I have often read that calcium and iron-rich foods (or supplements) should not be ingested within the same meal, as those two minerals impede each other's absorption trough the gut. But several vegetables are recommended as high sources of both minerals. Can the body absorb and use these minerals in these foods?
Stomach acid helps to get iron absorbed from food. Calcium supplements in the form of calcium carbonate will lower stomach acid levels and thereby impede iron absorption. One can avoid that problem by using calcium citrate supplements. The calcium that's naturally present in foods is not in the form of calcium salts like calcium carbonate or calcium citrate. Instead, the calcium in vegetables sits inside an organic molecule, a so called molecular complex. In some cases this leads to poor absorption for calcium, e.g. in case of spinach the calcium is bound to oxalate and only 5% of the calcium is absorbed. The calcium in kale, in contrast, has a 50% bioavailability. The calcium in typical dairy products have about 30% biovailability.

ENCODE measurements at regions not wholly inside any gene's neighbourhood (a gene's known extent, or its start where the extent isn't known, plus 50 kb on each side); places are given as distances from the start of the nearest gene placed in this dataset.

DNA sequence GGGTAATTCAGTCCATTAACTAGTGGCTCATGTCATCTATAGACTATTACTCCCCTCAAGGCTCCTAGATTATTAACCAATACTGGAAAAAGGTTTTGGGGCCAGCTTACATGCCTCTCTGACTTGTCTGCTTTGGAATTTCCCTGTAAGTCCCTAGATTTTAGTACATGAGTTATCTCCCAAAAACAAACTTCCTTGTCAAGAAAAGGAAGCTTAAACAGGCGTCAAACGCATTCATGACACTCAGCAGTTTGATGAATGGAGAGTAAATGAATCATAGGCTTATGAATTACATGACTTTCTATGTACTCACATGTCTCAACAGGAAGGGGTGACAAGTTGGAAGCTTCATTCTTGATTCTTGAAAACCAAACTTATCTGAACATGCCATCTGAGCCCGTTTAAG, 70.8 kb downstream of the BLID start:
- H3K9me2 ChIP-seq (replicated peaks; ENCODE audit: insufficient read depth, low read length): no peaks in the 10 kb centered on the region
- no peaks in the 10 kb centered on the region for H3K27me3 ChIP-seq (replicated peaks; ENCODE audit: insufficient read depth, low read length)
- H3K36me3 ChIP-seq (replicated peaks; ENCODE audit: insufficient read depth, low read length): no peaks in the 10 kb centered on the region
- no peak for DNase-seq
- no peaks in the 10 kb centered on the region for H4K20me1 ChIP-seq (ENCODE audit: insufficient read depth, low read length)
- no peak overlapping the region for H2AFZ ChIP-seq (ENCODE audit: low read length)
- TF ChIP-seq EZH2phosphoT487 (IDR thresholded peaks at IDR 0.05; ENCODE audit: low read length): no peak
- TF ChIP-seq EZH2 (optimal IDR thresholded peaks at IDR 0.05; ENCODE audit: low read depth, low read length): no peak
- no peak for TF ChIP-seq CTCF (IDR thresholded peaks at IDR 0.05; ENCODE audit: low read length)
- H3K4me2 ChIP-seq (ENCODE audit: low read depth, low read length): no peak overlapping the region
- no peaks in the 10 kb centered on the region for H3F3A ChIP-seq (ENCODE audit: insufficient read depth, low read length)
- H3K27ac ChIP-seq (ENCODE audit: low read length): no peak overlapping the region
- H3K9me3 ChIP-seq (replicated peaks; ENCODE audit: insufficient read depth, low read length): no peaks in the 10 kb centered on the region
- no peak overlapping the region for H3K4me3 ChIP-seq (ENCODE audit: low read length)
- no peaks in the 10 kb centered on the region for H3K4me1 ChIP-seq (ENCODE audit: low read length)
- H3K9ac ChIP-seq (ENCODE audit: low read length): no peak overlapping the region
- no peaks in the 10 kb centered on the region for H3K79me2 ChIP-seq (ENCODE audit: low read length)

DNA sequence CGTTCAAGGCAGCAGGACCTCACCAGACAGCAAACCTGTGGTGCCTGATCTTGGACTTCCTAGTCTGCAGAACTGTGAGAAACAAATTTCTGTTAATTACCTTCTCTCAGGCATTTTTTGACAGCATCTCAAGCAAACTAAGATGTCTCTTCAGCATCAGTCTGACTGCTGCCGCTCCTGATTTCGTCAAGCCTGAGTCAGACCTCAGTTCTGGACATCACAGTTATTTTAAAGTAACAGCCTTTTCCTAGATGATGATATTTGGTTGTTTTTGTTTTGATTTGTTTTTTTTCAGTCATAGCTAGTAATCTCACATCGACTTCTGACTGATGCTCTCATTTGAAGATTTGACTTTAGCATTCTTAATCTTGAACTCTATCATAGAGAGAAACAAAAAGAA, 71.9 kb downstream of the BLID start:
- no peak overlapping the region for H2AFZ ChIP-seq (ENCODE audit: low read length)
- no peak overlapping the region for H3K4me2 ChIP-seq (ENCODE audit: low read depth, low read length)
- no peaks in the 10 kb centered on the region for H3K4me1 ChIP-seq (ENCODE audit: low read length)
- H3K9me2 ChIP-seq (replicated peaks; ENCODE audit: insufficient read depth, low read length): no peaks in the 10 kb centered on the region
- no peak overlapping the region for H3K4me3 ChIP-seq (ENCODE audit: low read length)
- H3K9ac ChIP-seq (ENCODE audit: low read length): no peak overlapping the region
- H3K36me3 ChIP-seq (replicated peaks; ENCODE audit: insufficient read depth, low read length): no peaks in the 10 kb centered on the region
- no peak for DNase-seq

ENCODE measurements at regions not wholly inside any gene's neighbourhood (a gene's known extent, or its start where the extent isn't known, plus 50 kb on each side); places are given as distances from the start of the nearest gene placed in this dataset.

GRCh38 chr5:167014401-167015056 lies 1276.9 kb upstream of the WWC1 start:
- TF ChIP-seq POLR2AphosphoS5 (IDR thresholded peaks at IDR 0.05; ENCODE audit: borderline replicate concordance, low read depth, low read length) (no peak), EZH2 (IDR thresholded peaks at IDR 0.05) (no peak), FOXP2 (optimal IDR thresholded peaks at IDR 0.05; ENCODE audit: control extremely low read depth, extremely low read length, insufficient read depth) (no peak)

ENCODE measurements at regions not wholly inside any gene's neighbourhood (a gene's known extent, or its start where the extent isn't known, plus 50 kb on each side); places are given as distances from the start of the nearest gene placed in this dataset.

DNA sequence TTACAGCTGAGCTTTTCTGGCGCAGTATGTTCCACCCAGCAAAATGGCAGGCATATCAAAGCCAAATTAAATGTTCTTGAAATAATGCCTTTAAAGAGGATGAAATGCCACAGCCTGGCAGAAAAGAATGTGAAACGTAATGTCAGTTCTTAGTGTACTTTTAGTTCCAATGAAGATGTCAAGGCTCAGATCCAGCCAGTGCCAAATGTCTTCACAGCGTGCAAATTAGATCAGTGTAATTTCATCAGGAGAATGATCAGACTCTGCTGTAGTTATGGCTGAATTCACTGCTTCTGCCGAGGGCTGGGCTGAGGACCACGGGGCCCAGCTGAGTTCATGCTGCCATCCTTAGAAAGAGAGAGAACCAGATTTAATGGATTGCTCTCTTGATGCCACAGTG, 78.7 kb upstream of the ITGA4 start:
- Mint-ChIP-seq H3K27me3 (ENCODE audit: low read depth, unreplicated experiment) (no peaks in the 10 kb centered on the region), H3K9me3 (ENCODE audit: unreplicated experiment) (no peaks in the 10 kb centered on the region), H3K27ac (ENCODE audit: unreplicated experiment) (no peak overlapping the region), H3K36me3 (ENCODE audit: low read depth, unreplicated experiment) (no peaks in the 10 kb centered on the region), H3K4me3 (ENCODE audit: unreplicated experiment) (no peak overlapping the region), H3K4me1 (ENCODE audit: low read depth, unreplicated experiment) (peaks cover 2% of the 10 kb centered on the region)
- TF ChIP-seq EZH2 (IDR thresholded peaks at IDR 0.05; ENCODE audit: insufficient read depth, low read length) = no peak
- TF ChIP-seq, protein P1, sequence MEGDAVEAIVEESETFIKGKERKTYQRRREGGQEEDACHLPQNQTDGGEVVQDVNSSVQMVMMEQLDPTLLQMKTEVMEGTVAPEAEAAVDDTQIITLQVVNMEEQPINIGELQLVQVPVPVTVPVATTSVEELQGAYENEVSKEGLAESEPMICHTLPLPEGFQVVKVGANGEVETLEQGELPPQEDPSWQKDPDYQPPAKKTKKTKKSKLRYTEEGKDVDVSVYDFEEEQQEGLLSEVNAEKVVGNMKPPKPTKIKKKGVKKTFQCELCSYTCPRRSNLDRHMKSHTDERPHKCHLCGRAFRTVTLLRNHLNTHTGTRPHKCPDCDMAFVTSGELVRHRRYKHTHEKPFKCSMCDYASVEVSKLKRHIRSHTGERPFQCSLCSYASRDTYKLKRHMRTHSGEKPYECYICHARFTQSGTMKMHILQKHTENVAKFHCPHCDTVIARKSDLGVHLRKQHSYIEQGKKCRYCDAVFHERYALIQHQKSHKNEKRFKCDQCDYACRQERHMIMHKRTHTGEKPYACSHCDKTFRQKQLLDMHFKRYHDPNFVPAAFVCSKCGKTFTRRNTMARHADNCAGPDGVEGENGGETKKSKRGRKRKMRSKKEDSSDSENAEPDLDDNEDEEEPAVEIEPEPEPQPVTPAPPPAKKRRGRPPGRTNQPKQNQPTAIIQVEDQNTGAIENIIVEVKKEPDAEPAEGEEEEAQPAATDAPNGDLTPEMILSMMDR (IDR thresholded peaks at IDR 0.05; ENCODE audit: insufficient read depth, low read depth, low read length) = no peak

Another thing to keep in mind when you try to get your minerals like calcium and iron from vegetables instead of dairy and meat products, is to make sure you eat a lot of vegetables. While only a few slices of cheese and small piece of meat is sufficient to get to the RDA for calcium and iron, the volume of vegetables you need to eat to meet the RDA is huge by ordinary standards. The best way to go about this is to include vegetables in your lunch and even in your breakfast if you struggle to eat large volumes in single meals.
There doesn't seem to be a problem when you look at iron status so there may be other mechanisms at play that compensate for the effect of calcium on iron absorption.
Studies on human subjects have shown that calcium (Ca) can inhibit iron (Fe) absorption, regardless of whether it is given as Ca salts or in dairy products. This has caused concern as increased Ca intake commonly is recommended for children and women, the same populations that are at risk of Fe deficiency. However, a thorough review of studies on humans in which Ca intake was substantially increased for long periods shows no changes in hematological measures or indicators of iron status. Thus, the inhibitory effect may be of short duration and there also may be compensatory mechanisms.